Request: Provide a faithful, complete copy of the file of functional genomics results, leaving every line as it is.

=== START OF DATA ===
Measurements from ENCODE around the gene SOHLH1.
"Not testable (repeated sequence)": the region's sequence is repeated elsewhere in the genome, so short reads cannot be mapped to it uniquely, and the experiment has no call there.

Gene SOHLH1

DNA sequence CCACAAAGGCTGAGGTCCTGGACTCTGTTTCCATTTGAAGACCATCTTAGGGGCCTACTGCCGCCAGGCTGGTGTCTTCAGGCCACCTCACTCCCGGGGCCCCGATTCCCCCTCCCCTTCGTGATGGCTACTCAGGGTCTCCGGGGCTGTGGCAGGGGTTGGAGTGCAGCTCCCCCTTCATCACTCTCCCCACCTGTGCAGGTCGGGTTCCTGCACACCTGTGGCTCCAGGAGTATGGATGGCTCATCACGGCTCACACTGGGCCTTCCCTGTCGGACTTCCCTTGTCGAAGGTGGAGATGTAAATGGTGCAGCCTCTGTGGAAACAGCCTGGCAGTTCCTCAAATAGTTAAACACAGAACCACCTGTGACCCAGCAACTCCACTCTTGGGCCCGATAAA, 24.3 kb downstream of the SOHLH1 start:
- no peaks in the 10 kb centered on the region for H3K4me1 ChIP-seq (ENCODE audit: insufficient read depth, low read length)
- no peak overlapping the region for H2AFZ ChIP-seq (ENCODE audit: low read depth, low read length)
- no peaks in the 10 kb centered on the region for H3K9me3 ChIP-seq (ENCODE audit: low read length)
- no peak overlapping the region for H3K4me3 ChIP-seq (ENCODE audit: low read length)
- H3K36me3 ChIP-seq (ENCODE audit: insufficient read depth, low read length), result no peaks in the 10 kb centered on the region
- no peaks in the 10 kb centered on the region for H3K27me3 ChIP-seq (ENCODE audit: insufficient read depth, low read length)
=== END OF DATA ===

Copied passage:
Measurements from ENCODE around the gene SOHLH1.
"Not testable (repeated sequence)": the region's sequence is repeated elsewhere in the genome, so short reads cannot be mapped to it uniquely, and the experiment has no call there.

Gene SOHLH1

DNA sequence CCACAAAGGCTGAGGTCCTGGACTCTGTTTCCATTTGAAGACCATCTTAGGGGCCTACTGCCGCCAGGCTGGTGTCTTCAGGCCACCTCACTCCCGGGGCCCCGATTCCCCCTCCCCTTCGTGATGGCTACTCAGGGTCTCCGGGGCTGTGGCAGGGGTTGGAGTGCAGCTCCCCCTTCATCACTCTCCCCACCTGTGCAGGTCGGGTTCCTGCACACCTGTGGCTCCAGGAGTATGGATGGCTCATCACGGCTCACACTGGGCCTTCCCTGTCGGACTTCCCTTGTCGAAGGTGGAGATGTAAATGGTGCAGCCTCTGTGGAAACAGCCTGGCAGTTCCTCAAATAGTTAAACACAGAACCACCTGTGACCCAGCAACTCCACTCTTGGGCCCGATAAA, 24.3 kb downstream of the SOHLH1 start:
- no peaks in the 10 kb centered on the region for H3K4me1 ChIP-seq (ENCODE audit: insufficient read depth, low read length)
- no peak overlapping the region for H2AFZ ChIP-seq (ENCODE audit: low read depth, low read length)
- no peaks in the 10 kb centered on the region for H3K9me3 ChIP-seq (ENCODE audit: low read length)
- no peak overlapping the region for H3K4me3 ChIP-seq (ENCODE audit: low read length)
- H3K36me3 ChIP-seq (ENCODE audit: insufficient read depth, low read length), result no peaks in the 10 kb centered on the region
- no peaks in the 10 kb centered on the region for H3K27me3 ChIP-seq (ENCODE audit: insufficient read depth, low read length)